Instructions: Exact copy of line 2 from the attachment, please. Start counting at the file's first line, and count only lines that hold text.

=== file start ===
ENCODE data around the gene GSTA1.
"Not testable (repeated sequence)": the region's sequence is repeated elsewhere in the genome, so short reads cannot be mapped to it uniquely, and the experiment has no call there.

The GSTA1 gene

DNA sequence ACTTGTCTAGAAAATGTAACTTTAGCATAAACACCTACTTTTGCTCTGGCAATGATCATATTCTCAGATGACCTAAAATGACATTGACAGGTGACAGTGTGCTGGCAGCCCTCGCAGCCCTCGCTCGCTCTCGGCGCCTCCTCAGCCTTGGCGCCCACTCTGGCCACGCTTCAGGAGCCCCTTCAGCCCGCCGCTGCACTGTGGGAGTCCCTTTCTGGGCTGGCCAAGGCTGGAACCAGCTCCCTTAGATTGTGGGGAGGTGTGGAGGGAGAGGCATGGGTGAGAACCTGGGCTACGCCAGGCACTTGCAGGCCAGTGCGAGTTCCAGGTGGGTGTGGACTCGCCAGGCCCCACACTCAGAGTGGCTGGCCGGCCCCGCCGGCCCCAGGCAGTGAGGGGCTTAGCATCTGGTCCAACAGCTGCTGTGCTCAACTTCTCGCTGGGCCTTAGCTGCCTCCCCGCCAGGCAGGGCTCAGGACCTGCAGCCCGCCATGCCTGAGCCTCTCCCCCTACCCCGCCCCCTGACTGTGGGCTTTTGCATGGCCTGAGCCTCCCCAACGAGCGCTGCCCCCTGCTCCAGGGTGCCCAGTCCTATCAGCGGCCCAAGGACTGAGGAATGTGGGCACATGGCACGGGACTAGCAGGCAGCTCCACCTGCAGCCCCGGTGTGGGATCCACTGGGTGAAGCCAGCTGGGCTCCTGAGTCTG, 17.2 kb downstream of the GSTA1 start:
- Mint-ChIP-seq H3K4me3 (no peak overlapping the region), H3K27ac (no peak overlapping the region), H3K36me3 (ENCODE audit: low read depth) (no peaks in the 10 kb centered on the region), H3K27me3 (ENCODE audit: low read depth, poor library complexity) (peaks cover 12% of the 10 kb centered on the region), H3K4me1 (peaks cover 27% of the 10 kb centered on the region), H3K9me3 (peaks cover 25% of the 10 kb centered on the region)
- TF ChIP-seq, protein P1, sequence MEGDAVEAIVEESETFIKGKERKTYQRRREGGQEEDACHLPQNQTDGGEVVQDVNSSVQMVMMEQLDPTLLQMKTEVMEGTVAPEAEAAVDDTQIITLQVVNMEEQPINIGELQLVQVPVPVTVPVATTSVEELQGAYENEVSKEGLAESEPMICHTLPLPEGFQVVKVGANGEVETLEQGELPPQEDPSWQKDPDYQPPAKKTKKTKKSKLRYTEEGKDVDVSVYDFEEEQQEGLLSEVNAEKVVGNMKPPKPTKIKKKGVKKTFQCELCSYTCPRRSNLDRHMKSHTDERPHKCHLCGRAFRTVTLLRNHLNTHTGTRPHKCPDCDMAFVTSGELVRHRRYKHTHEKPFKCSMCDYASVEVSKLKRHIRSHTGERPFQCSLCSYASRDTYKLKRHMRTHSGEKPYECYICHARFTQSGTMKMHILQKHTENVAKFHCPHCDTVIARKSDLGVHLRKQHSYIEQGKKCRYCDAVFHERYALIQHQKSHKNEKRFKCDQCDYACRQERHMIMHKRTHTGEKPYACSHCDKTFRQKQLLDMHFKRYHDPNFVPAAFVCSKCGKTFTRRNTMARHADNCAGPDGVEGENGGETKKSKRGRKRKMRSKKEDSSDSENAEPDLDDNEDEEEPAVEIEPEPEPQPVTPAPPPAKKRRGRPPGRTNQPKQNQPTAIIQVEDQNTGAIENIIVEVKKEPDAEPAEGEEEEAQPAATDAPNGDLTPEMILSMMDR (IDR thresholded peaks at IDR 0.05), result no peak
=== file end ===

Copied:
"Not testable (repeated sequence)": the region's sequence is repeated elsewhere in the genome, so short reads cannot be mapped to it uniquely, and the experiment has no call there.